Why is the Night Bus stop for Bentleigh station not at Bentleigh station?

Sometimes the little things matter. Sometimes a bit of thought can result in a better outcome.

Logic says that when they put in a new bus route to serve the station, it should stop at the station.

When the signs for the new 979 Night Bus went up at Bentleigh, I noted that they were not at the route 703 stops next to the station.

Eastbound it shares the 701 stop, which is about 100 metres from the station (positioned so the 701 can do a loop around so it can terminate there). Westbound it shares the 703 stop 120 metres away from the station.

At the time this seemed fair enough — it was the end of 2015, and the station precinct was about to get knocked down and rebuilt for level crossing removal. The closest bus stops would be out of action for a time.

But it’s been many months since the new station opened. The 703 now stops just metres from the station entrance.

Having the Night Bus use the stops closest to the station would be beneficial:

  • Easier train/bus interchange
  • Better security at the bus stop from being visible from the station concourse, where the PSOs patrol and station staff are on duty
  • Passengers could use the benches and the waiting room while waiting for the bus — useful on cold winter nights
  • A more logical, intuitive location for a Night Bus stop apparently designed to serve the station
  • As with the current location, no clash with daytime bus services, as the 703 doesn’t run after midnight

This is just one example of course. Are there others where the service nominally connects at the station, but the stop is some distance away?

And this issue may be obvious, but it’s a pointer to other problems.

Other problems with Night Bus

Some routes have stops chosen for their proximity to stations or hospitals, but stop names have been based on the nearest obscure cross street, which is meaningless to most people:

In some spots, they haven’t thought too much about where the Night Bus stop signs should be installed:

Timetabling is also a problem. In the case of Night Bus 979, there are hourly trains and hourly buses, but they don’t connect at Bentleigh – hop off a train from the city at 33 past the hour; you’ve just missed the eastbound bus at 25 past the hour. Instead they have timed connections at Elsternwick on the Sandringham line. It makes sense in some ways, but how does one explain that to passengers?

These issues might underscore problems with the design of the Night Bus network. While the 24-hour tram and train services have been relatively successful (despite poor frequencies, particularly on the trains) the buses have been less so. I suspect a big part of that is the routes being totally different from the daytime routes.

Even in the Doncaster area, where the backbone of the network is four Smartbus routes, they chose not to run those routes through the night, but instead run a completely different route that does a long loop around Bulleen and Templestowe. (I know there are proposals to revert to using the Smartbus route structure. Even at lower frequencies, this makes a lot of sense.)

Possibly there are some areas where it’s logical to provide night service that is not based on the daytime routes, but these should be the exception rather than the rule.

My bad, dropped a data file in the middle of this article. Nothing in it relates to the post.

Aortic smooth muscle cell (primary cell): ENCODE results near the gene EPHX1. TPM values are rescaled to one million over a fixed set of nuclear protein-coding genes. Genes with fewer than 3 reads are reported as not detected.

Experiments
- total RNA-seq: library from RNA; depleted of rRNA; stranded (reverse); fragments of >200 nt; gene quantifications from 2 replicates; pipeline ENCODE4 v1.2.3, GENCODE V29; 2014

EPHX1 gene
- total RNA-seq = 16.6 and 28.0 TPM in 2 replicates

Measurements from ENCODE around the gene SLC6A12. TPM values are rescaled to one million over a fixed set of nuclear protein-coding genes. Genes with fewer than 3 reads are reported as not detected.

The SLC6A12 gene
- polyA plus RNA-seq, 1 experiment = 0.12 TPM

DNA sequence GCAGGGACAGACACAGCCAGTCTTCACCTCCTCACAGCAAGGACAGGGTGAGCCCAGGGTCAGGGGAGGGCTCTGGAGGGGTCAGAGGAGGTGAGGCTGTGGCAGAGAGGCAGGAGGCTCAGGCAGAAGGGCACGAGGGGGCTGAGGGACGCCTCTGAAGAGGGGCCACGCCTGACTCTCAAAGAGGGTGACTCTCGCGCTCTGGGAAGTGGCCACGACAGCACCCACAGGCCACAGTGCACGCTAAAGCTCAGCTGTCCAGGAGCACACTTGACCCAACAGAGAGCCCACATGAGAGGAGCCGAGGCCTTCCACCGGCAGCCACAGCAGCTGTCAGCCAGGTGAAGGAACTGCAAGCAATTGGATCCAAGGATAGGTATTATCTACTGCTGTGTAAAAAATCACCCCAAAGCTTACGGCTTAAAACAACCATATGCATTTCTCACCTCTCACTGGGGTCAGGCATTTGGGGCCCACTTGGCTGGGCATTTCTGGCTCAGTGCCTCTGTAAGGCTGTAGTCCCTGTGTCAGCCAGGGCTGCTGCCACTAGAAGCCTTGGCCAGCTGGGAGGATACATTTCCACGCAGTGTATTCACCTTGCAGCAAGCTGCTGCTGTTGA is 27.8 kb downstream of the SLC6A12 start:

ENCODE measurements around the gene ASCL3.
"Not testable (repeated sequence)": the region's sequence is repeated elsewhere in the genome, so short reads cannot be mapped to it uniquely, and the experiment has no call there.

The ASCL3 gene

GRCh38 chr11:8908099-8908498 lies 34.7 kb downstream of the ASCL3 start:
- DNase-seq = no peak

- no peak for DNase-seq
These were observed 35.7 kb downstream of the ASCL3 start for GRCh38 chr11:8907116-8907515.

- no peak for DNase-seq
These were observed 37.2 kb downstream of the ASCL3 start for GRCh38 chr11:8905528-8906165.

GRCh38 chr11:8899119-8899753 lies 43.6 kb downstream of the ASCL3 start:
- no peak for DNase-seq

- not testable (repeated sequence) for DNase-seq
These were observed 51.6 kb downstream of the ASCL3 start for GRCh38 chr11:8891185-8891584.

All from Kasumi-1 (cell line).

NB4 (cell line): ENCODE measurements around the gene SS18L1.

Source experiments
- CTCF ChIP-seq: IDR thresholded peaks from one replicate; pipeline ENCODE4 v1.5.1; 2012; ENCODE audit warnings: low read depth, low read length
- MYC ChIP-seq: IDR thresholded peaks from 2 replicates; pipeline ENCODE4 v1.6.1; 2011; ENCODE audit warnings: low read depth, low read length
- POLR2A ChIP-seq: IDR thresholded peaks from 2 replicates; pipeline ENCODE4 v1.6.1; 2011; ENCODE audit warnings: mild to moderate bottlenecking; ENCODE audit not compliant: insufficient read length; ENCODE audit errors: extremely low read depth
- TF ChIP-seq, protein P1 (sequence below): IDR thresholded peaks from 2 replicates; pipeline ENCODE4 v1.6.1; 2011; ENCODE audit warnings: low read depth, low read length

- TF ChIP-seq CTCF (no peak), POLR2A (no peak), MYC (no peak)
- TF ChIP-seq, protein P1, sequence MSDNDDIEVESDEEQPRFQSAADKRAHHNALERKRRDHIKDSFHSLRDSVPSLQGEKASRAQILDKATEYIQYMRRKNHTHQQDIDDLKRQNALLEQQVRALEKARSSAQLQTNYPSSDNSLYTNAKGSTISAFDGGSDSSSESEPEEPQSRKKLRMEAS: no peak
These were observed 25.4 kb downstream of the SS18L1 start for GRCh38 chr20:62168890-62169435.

The stop placement, stop names, passenger familiarity with the routes — all these are solved by running 24 hour routes instead of special night-only routes. This means there’s a great opportunity to improve Night Bus services, and I hope PTV’s review of the Night Network will give this serious consideration.

V/Line peak patronage 2012-2017

Five years ago I published some figures on V/Line’s peak patronage, based on their capacity reports, where they show the number of seats occupied in each service in peak hour.

Here’s an update comparing with their figures for February 2017.

Line 2012 2012 2017 2017 Change 2012 2012 2017 2017 Change
  Trains AM ๐Ÿ˜ Trains AM ๐Ÿ˜ AM ๐Ÿ˜ โฌ†๏ธ Trains PM ๐Ÿ˜ Trains PM ๐Ÿ˜ PM ๐Ÿ˜ โฌ†๏ธ
Geelong 11 2917 16 5920 102.95% 8 3292 13 4800 45.81%
Ballarat 10 2771 13 4131 49.08% 9 3059 11 3978 30.04%
Bendigo 10 2612 8 2229 -14.66% 7 2572 6 1609 -37.44%
Seymour 4 792 4 883 11.49% 4 831 3 820 -1.32%
Gippsland 4 746 4 741 -0.67% 3 859 3 619 -27.94%
Total 39 9838 45 13904 41.33% 31 10613 36 11826 11.43%

Apologies for the emojis; this blog format is not well-suited to wide tables. The face means it’s measuring the number of passengers. (Yeah they’re not smiling.)

AM peak is all trains arriving in Melbourne before 9am; PM peak is all trains leaving between 4pm and 6pm. And note that the maximum load quoted by V/Line is 100% — if a train has all seats filled and passengers standing, it is under-represented in these figures.

Why is AM peak higher than PM peak? Because it covers a wider span of time. A number of people would travel into Melbourne in AM peak, but travel back either before or after the PM peak, and those numbers aren’t published by V/Line.

Overall, clearly there is a lot of growth (41% in AM peak, 11% in PM peak), but this is focused on some lines far more than others, partly reflecting the changes on the V/Line network since then.

The biggest change in this time is that the Regional Rail Link project was completed, giving trains from Ballarat, Bendigo and Geelong their own tracks through suburban Melbourne. It’s not perfect, and V/Line’s operations on the line leave a lot to be desired, but it has opened up the way to far more trains and passengers.

Waiting to board a Geelong train at Southern Cross, PM peak